Most Employee Resource Groups have voluntary leadership positions called ERG Leads. These positions are awarded to passionate high-potential individuals. They also get an opportunity to work closely with Senior Leaders and present their ERG-related work to them. ERGs dedicated to underrepresented groups can have members who seek professional advice and mentorship from other ERG members who have more experience than them. Both these avenues, if nurtured well, will reflect in the promotion numbers of ERG members vs non-members as well as in the increase in the diversity in promotions across the board, thus, acting as a testament to ERG success.

9. Employee Satisfaction

Employee Satisfaction Surveys give an idea of how happy employees feel about their jobs and workplace environment. When the survey results are segregated into two groups - one of employees who are part of at least one ERG and the other of employees who are not members of any ERG - it will show the impact ERGs have on employee satisfaction. Both employee retention and employee satisfaction have direct business impact as they save the company the cost of replacing employees who leave.

10. Diversity Ratio

Diversity ratio is the count of minority groups of employees found within the total employee population. Tracking this number year-on-year will help visualize the movement of the employee base from a homogenous group to a more diverse heterogeneous group. ERGs that work to remove hiring bias for underrepresented groups will see the impact of their efforts through these numbers. Ideally, the variety of minority groups itself should increase if diversity and inclusion initiatives are done right.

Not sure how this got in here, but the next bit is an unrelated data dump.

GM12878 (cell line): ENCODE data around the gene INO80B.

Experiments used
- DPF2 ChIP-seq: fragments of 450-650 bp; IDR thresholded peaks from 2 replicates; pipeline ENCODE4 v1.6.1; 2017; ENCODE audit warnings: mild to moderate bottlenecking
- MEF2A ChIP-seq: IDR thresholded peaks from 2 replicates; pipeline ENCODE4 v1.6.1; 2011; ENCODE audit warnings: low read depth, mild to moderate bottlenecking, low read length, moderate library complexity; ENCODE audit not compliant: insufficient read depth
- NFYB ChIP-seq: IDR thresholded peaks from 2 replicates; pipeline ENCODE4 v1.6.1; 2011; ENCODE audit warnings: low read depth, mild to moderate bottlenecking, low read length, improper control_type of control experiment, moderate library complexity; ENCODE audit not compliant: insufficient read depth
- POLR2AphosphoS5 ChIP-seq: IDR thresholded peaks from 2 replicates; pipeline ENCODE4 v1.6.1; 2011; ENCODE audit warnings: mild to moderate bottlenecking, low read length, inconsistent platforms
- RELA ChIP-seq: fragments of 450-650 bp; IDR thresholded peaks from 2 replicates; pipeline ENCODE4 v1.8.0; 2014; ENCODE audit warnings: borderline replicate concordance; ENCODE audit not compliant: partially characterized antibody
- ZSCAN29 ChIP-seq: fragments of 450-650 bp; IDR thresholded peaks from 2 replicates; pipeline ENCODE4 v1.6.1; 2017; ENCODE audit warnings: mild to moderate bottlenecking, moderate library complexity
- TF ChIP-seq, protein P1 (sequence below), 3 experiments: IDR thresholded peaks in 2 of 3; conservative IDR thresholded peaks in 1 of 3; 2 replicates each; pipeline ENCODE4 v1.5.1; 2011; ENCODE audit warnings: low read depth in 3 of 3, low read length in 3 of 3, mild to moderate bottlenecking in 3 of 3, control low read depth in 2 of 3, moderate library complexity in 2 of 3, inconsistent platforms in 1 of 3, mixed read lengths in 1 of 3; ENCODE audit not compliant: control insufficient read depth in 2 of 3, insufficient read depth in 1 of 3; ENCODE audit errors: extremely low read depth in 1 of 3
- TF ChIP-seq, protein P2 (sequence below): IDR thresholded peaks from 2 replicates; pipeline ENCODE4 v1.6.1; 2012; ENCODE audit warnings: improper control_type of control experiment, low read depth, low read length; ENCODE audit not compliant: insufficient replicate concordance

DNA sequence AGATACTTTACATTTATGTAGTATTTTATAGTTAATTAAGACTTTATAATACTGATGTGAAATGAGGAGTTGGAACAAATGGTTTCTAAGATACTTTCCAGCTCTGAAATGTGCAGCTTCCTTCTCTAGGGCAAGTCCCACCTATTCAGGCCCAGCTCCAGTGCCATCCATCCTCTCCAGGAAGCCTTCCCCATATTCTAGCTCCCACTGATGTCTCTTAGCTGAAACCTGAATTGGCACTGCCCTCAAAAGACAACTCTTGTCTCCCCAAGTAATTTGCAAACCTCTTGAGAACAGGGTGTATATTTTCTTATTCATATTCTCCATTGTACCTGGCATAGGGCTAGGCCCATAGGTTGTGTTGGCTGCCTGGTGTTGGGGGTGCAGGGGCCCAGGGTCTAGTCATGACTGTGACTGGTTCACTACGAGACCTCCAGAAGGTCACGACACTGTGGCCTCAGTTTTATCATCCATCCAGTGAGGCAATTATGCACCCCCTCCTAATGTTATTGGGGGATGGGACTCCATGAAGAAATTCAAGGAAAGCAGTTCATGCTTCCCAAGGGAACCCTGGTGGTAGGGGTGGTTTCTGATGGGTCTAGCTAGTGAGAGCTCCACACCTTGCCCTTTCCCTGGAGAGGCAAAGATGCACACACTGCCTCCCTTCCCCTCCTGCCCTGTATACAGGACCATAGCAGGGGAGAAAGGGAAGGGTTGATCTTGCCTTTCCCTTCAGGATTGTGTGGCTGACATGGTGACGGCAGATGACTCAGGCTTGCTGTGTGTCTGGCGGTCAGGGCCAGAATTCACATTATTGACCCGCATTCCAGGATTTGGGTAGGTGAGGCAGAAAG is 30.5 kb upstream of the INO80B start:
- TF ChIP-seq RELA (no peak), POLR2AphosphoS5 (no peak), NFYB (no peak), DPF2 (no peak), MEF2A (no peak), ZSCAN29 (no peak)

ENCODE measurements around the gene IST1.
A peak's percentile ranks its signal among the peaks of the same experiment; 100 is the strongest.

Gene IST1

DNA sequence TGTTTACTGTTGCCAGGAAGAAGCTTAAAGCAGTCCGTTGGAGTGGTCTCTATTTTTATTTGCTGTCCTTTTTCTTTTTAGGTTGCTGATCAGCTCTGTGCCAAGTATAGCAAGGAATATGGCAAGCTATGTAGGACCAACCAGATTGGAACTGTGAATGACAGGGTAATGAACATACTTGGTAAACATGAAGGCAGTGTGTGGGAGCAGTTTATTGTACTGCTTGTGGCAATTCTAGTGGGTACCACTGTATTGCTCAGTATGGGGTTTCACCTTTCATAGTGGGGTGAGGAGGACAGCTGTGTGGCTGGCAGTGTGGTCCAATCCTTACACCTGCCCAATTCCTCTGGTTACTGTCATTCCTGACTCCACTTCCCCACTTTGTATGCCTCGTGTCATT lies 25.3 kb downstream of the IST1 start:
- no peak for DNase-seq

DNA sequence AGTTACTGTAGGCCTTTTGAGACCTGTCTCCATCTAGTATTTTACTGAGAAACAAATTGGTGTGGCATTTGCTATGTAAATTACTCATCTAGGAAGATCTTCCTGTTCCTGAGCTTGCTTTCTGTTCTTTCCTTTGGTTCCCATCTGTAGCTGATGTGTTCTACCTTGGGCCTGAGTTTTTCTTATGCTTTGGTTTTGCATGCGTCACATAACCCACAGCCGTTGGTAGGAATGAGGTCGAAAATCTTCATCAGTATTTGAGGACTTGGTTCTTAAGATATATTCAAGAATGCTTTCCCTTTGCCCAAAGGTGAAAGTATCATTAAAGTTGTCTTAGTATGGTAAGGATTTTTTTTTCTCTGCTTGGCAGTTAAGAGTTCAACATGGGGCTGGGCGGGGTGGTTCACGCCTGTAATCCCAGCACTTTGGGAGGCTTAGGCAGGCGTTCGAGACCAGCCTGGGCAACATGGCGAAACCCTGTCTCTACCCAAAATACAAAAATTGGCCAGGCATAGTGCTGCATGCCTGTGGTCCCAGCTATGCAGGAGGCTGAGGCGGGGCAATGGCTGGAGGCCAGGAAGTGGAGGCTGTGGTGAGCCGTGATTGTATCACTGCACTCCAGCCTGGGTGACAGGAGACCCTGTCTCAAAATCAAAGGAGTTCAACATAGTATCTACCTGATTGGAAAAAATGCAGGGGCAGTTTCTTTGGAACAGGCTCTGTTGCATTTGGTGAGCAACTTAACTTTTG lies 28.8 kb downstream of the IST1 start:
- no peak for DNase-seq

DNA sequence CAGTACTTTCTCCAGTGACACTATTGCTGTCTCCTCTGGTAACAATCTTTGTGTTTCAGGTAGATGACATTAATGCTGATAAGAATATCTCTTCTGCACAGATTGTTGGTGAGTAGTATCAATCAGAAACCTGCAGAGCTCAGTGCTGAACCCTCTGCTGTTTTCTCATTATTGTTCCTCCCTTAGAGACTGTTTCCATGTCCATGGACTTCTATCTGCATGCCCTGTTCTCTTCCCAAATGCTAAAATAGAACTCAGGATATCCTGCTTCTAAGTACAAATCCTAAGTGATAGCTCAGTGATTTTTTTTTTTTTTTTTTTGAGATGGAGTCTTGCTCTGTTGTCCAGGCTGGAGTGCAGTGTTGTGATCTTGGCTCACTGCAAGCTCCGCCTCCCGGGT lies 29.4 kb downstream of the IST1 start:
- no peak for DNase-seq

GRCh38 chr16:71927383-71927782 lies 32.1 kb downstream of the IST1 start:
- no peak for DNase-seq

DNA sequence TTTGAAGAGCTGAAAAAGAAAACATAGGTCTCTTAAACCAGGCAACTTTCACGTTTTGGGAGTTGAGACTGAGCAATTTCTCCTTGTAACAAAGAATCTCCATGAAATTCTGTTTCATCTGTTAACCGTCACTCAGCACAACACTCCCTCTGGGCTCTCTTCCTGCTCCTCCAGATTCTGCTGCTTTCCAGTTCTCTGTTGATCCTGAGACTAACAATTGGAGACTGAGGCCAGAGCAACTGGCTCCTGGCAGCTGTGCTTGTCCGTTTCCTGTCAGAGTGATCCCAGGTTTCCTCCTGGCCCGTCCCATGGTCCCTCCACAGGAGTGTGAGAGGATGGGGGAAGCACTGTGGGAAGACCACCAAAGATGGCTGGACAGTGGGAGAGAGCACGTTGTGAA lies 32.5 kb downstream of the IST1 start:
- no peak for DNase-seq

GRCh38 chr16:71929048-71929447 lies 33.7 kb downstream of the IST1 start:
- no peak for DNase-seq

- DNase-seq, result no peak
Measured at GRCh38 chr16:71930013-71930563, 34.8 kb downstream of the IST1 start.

It is important to note that these metrics may not have an industry standard as they are heavily dependent on the ‘start state’ of the organization’s employee population and its unique diversity goals.

Examples of ERG Metrics tracked by organizations

Source: Webinar on leveraging ERGs (Find the complete webinar and transcript here)

In the above video excerpt, ERG Program Managers and DEI experts from Takeda Pharmaceuticals, Labcorp and Mass General Brigham discuss the key metrics and key performance indicators (KPIs) they track to measure ERG success.

Data points and key metrics, like the ones discussed above, help in making a strong case for ERGs especially from a business perspective. Data collection and reporting should be a priority for all ERG leaders. ERG software like Teleskope Affinities simplifies ERG metrics tracking with an integrated analytics module.

Frequently Asked Questions (FAQs)

How can ERGs balance tracking metrics with fostering a sense of community?

ERGs can balance metrics and community with the help of regular surveys and open forums which capture the community pulse alongside core metrics. If there's clarity about the ERG's purpose and mission, all activities will naturally foster internal communities. Focus on metrics that reflect engagement, like event attendance, but prioritize qualitative feedback to understand the 'why' behind the numbers. A clear purpose ensures activities build community. Anonymous member surveys can validate metrics, ensuring data informs without affecting belonging.

How can ERGs address challenges in data collection, like employee privacy concerns or low survey response rates?

ERGs can overcome data collection hurdles by ensuring a strong ERG-specific compliance guideline, as explained in this detailed blog, safeguards privacy and ensures anonymized data analysis. Low response rates might indicate low engagement, requiring further investigation.  Alternatively, clear communication about the survey's purpose and guaranteed anonymity can significantly boost participation.